10. The Girl in the Fireplace

Largely considered one of the highlights of the season, "The Girl in the Fireplace" follows the Doctor as he keeps popping up in the bedroom of Reneitte (Sophia Myles), a French aristocrat from the 1700s. Although a fairly short amount of time passes for the Doctor throughout the episode, he finds himself showing up throughout Reinette's entire lifetime. At first he meets her as a child, and by the end it's been seven years since her death. 

It's a dynamic that episode writer Steven Moffat would return to a lot when he took over the show in 2010, one he's exploring even today, and it's used to great effect here. The Doctor promises to take Reinette travelling through space and time with her, but accidentally leaves her waiting in vain for him to return. And unlike with Amy Pond, there's no time left for the Doctor to make this right.

The circumstances of the episode are extreme, but what happens with the Doctor and Reinette is basically what happens between him and all his companions. He shows up in their lives for what to him feels like a blip, but to them it's the most important, most life-defining thing they've ever experienced. The Doctor keeps on living while everyone he makes a connection with gets old and dies, and you can really feel the toll this takes on him by the end of this episode.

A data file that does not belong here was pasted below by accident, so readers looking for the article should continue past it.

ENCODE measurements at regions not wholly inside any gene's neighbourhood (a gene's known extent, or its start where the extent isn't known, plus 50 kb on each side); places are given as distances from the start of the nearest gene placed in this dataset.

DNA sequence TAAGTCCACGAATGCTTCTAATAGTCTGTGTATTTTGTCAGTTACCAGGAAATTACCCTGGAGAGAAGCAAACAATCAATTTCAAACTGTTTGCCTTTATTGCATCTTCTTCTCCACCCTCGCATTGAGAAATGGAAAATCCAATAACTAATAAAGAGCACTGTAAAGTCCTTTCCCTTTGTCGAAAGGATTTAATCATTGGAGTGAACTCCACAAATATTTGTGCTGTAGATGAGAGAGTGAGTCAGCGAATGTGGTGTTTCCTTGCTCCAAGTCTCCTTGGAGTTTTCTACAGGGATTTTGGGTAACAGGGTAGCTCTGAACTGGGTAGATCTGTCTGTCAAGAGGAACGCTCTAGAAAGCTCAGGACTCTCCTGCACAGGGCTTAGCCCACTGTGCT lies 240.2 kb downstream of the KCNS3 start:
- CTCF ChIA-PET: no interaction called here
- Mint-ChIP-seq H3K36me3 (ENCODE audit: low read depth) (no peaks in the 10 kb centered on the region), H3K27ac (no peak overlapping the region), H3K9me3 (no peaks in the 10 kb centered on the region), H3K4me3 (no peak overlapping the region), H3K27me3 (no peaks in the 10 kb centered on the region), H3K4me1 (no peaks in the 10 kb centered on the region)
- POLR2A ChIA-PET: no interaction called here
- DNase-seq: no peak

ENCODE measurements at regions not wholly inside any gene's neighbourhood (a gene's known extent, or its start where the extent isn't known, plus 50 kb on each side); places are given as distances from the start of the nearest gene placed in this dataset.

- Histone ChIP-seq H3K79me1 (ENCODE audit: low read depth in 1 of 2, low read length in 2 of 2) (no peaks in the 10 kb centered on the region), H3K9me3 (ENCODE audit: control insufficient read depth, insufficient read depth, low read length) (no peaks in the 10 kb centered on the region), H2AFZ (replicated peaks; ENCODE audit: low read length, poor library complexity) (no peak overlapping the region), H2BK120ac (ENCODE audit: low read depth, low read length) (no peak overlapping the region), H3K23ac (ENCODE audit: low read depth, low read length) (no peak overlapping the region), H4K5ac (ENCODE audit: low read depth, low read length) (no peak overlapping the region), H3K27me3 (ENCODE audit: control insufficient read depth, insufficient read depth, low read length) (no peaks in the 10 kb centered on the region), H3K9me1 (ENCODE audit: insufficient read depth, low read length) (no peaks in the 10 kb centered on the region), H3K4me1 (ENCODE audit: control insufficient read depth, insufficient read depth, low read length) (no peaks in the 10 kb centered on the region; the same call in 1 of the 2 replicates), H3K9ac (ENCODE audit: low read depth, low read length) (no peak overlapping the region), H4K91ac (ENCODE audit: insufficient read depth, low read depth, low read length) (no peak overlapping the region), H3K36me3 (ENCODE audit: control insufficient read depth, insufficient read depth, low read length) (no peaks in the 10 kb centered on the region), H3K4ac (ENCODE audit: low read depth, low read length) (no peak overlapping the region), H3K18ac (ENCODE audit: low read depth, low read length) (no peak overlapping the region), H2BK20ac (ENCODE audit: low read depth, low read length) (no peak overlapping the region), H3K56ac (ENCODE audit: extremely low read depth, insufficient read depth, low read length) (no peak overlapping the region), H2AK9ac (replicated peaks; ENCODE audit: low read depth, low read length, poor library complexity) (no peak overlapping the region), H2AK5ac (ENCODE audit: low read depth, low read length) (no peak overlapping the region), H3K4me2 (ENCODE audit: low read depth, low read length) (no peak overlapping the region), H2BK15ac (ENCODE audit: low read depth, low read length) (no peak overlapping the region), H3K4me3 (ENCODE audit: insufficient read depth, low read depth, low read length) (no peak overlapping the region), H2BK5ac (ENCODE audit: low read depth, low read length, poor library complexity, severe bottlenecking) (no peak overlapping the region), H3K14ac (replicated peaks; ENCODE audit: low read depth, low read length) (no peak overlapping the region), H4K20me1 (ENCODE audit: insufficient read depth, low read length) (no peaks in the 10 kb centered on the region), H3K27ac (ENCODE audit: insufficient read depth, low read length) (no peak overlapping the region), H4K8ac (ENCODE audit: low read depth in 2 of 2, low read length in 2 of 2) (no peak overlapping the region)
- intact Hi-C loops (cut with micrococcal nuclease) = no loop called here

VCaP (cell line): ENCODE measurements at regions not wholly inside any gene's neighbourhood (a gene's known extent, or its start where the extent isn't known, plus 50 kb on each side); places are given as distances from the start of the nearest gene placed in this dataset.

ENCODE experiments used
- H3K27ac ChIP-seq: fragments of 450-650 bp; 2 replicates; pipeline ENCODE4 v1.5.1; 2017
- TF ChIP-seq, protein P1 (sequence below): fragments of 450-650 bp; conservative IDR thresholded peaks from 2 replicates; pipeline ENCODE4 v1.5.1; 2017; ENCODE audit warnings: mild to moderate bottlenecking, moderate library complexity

9. The Christmas Invasion

Although every Christmas episode of "Doctor Who" tends to have a nice, character-defining moment for the Doctor, "The Christmas Invasion" is special because its the Tenth Doctor's first proper introduction to the audience. The writers knew that this was a lot of their audience's first time seeing the Doctor regenerate and being played by a new actor, so they dedicated a lot of time to trying to make us feel the confusion and crisis of faith Rose herself was feeling. The Doctor is unconscious for a significant portion of the episode, leaving Rose and the rest of the Earth-bound characters struggling to deal with the episode's main crisis. (The crisis is a surprisingly dark storyline about a bunch of aliens who try to hypnotize two billion people into killing themselves at once.)